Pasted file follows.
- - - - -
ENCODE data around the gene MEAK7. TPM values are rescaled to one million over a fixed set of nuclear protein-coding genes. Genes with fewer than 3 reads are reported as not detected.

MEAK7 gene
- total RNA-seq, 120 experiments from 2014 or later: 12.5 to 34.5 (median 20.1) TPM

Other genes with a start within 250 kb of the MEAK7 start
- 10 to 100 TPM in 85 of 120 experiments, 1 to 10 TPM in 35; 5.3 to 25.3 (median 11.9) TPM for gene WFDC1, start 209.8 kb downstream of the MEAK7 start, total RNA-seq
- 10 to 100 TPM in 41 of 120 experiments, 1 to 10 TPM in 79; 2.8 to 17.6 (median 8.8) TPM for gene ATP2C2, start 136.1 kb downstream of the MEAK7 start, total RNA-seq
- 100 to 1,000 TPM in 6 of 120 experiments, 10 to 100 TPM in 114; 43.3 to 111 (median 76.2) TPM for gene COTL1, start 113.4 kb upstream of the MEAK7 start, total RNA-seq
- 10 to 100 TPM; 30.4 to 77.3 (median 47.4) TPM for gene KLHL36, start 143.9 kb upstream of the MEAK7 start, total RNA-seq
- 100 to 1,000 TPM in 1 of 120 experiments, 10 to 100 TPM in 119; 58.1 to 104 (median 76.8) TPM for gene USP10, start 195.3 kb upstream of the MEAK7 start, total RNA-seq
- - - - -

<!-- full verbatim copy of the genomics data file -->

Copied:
ENCODE data around the gene MEAK7. TPM values are rescaled to one million over a fixed set of nuclear protein-coding genes. Genes with fewer than 3 reads are reported as not detected.

MEAK7 gene
- total RNA-seq, 120 experiments from 2014 or later: 12.5 to 34.5 (median 20.1) TPM

Other genes with a start within 250 kb of the MEAK7 start
- 10 to 100 TPM in 85 of 120 experiments, 1 to 10 TPM in 35; 5.3 to 25.3 (median 11.9) TPM for gene WFDC1, start 209.8 kb downstream of the MEAK7 start, total RNA-seq
- 10 to 100 TPM in 41 of 120 experiments, 1 to 10 TPM in 79; 2.8 to 17.6 (median 8.8) TPM for gene ATP2C2, start 136.1 kb downstream of the MEAK7 start, total RNA-seq
- 100 to 1,000 TPM in 6 of 120 experiments, 10 to 100 TPM in 114; 43.3 to 111 (median 76.2) TPM for gene COTL1, start 113.4 kb upstream of the MEAK7 start, total RNA-seq
- 10 to 100 TPM; 30.4 to 77.3 (median 47.4) TPM for gene KLHL36, start 143.9 kb upstream of the MEAK7 start, total RNA-seq
- 100 to 1,000 TPM in 1 of 120 experiments, 10 to 100 TPM in 119; 58.1 to 104 (median 76.8) TPM for gene USP10, start 195.3 kb upstream of the MEAK7 start, total RNA-seq